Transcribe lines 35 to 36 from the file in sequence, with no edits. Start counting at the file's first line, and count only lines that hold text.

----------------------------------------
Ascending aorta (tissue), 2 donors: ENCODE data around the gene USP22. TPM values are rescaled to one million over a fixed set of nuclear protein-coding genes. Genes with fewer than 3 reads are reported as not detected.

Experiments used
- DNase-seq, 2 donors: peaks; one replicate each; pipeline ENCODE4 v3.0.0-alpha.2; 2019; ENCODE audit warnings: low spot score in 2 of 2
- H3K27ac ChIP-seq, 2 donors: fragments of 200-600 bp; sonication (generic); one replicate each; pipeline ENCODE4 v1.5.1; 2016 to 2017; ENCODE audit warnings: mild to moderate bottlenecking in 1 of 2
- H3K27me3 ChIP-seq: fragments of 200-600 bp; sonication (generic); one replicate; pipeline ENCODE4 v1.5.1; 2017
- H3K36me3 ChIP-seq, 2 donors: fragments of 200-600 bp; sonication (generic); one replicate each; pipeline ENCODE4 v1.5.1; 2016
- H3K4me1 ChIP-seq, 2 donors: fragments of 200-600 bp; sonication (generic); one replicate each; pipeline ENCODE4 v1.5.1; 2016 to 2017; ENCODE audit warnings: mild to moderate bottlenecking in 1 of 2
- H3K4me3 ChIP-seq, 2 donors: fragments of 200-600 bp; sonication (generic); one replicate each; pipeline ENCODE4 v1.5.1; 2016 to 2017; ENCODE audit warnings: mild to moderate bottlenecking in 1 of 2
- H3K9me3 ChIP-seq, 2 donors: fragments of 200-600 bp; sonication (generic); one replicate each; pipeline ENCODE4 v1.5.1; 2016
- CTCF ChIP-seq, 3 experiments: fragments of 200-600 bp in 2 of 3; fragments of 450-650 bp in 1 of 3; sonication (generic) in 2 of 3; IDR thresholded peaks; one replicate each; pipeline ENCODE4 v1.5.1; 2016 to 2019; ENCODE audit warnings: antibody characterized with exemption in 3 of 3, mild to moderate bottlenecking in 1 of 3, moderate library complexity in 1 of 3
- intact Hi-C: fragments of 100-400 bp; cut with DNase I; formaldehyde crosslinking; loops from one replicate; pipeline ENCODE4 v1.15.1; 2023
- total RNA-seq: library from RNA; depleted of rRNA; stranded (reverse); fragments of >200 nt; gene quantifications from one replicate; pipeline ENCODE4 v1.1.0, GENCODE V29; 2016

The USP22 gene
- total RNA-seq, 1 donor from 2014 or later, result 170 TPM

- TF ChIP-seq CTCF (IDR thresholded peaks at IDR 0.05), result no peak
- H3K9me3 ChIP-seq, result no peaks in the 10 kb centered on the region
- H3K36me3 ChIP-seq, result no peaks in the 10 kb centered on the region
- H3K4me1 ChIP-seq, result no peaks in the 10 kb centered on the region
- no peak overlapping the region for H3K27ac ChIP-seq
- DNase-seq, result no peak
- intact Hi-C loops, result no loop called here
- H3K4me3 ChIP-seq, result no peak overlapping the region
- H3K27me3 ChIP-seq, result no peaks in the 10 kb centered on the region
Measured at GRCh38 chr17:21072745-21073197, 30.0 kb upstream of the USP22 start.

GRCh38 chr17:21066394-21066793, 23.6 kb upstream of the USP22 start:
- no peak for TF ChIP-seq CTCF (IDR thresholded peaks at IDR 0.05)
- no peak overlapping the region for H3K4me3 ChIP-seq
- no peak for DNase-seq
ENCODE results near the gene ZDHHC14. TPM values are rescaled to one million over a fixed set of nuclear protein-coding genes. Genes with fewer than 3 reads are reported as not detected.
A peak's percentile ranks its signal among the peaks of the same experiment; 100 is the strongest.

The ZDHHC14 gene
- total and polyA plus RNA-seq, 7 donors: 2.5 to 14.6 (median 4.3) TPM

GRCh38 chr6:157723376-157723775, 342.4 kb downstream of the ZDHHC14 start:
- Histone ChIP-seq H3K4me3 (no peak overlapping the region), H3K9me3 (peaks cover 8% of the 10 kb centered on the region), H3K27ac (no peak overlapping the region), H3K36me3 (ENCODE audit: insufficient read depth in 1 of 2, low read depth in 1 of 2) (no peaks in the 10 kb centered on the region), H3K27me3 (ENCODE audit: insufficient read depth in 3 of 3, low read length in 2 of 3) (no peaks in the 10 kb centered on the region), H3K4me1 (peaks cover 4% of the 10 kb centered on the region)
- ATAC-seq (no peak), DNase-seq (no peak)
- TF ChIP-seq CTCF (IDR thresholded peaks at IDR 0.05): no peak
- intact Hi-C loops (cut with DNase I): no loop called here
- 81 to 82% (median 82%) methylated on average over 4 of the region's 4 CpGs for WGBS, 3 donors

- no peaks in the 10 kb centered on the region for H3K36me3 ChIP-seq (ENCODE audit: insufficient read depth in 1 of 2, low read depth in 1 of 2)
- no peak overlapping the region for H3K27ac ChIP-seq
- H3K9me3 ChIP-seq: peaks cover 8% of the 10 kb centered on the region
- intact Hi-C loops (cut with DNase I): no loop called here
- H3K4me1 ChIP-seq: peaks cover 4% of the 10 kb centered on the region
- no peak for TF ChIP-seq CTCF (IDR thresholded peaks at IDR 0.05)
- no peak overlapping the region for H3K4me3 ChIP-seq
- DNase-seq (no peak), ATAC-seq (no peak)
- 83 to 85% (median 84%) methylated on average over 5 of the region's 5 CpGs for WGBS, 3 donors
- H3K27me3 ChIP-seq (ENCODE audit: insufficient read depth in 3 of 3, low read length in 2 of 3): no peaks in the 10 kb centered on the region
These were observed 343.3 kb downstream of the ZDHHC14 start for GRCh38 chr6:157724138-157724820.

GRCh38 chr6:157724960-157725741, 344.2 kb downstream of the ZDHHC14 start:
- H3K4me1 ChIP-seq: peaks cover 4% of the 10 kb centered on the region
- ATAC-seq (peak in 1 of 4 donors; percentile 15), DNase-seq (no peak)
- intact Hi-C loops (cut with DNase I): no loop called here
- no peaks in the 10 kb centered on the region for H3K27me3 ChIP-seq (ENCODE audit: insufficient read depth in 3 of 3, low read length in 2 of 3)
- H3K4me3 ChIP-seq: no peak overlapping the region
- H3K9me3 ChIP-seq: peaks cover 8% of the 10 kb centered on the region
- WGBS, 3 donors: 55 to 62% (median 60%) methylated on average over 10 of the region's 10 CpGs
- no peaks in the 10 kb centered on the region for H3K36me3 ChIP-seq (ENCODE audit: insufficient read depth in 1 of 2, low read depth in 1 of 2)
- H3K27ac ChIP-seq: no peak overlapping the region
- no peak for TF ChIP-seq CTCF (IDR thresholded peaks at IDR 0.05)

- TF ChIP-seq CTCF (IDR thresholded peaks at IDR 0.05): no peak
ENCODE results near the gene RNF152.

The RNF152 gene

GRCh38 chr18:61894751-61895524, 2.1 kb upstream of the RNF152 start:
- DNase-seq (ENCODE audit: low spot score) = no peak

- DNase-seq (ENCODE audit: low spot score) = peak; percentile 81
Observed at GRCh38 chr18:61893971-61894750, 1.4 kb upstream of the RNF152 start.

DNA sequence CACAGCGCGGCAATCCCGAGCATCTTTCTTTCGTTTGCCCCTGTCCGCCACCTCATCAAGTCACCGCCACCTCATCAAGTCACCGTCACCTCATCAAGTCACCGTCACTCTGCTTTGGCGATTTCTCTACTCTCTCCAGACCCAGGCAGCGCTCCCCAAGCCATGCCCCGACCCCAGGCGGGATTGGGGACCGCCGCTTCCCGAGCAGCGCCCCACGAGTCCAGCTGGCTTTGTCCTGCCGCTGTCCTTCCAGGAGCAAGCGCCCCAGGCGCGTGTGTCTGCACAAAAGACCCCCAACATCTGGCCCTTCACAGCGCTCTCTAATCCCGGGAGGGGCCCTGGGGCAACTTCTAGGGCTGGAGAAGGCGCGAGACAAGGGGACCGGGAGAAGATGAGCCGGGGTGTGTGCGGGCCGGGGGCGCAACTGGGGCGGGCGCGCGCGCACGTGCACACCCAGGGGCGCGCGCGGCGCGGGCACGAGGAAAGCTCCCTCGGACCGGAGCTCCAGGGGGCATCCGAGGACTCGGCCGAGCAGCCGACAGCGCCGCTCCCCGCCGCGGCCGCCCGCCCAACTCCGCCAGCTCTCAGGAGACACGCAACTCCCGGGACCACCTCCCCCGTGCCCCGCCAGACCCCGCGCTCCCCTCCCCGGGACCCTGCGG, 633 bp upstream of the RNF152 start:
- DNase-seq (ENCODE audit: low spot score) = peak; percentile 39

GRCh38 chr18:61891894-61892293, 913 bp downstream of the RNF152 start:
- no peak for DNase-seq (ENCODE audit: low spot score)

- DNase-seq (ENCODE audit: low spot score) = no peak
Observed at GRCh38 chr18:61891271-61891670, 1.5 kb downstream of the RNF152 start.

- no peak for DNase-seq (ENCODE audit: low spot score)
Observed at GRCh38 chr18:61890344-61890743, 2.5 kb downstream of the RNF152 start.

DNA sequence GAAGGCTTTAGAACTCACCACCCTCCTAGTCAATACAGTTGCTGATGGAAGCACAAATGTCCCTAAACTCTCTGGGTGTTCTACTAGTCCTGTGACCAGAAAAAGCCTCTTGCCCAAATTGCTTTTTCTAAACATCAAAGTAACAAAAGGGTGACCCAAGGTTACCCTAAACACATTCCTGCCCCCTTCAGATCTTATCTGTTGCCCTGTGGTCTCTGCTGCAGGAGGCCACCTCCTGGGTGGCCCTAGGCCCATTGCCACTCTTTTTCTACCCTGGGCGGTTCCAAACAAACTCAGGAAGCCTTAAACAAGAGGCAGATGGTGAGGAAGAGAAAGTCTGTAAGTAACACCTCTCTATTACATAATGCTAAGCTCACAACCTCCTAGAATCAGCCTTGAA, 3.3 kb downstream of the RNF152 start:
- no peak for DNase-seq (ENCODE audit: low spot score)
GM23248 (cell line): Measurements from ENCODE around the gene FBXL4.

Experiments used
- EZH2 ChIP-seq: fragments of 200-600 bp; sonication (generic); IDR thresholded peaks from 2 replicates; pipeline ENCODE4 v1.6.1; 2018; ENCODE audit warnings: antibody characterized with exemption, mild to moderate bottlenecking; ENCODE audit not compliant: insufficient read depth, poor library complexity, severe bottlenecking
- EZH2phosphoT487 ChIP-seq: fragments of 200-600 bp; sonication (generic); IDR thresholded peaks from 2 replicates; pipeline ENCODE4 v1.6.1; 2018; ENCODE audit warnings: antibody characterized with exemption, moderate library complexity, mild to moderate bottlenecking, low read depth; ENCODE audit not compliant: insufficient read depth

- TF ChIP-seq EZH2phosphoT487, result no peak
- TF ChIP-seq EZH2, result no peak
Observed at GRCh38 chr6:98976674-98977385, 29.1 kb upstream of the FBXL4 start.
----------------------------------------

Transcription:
- ATAC-seq (no peak), DNase-seq (no peak)
- TF ChIP-seq CTCF (IDR thresholded peaks at IDR 0.05): no peak